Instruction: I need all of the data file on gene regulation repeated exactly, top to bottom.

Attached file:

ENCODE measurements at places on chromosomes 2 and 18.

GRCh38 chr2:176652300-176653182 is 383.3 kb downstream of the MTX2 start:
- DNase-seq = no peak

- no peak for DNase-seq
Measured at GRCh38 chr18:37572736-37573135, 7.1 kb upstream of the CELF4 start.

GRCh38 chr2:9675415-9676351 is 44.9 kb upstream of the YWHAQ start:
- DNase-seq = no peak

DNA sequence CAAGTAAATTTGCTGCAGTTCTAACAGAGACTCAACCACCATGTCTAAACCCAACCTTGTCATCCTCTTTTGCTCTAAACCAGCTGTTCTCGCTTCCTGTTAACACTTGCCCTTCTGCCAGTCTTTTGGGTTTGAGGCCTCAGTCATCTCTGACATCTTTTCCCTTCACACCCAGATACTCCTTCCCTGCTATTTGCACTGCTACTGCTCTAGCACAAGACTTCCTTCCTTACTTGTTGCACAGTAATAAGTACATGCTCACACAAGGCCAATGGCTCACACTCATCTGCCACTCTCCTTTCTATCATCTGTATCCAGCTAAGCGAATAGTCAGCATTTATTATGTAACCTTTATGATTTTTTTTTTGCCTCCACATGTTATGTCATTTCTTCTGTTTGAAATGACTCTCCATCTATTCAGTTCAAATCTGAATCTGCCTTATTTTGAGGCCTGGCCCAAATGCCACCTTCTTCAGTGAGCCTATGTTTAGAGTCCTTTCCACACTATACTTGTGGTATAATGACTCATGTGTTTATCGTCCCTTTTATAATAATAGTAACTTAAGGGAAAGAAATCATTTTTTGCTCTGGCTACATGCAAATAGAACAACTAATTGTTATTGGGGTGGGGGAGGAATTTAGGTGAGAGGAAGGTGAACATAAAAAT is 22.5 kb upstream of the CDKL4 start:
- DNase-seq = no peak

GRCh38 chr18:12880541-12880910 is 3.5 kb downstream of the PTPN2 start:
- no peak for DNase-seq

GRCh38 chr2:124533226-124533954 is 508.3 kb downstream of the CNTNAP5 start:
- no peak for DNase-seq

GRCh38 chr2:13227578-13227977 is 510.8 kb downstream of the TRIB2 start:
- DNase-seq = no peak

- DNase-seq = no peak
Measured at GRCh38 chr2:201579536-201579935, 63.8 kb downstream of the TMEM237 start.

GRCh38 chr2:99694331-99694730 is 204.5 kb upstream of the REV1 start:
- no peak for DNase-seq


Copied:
ENCODE measurements at places on chromosomes 2 and 18.

GRCh38 chr2:176652300-176653182 is 383.3 kb downstream of the MTX2 start:
- DNase-seq = no peak

- no peak for DNase-seq
Measured at GRCh38 chr18:37572736-37573135, 7.1 kb upstream of the CELF4 start.

GRCh38 chr2:9675415-9676351 is 44.9 kb upstream of the YWHAQ start:
- DNase-seq = no peak

DNA sequence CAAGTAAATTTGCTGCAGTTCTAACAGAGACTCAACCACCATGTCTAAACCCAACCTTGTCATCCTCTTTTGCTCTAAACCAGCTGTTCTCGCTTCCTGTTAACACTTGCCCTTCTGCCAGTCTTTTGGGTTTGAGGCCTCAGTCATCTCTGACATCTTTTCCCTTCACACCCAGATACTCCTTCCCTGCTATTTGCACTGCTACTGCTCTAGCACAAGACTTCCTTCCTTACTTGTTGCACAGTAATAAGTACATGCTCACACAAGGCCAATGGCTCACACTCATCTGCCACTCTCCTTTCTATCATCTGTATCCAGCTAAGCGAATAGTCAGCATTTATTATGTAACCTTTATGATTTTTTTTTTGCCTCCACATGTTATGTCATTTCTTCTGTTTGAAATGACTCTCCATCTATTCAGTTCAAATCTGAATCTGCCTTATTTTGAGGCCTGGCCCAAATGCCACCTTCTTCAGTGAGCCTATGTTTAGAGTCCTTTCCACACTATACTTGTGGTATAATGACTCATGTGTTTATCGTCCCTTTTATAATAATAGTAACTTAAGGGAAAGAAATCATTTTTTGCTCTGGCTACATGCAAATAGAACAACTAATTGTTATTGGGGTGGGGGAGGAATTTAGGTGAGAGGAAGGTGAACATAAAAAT is 22.5 kb upstream of the CDKL4 start:
- DNase-seq = no peak

GRCh38 chr18:12880541-12880910 is 3.5 kb downstream of the PTPN2 start:
- no peak for DNase-seq

GRCh38 chr2:124533226-124533954 is 508.3 kb downstream of the CNTNAP5 start:
- no peak for DNase-seq

GRCh38 chr2:13227578-13227977 is 510.8 kb downstream of the TRIB2 start:
- DNase-seq = no peak

- DNase-seq = no peak
Measured at GRCh38 chr2:201579536-201579935, 63.8 kb downstream of the TMEM237 start.

GRCh38 chr2:99694331-99694730 is 204.5 kb upstream of the REV1 start:
- no peak for DNase-seq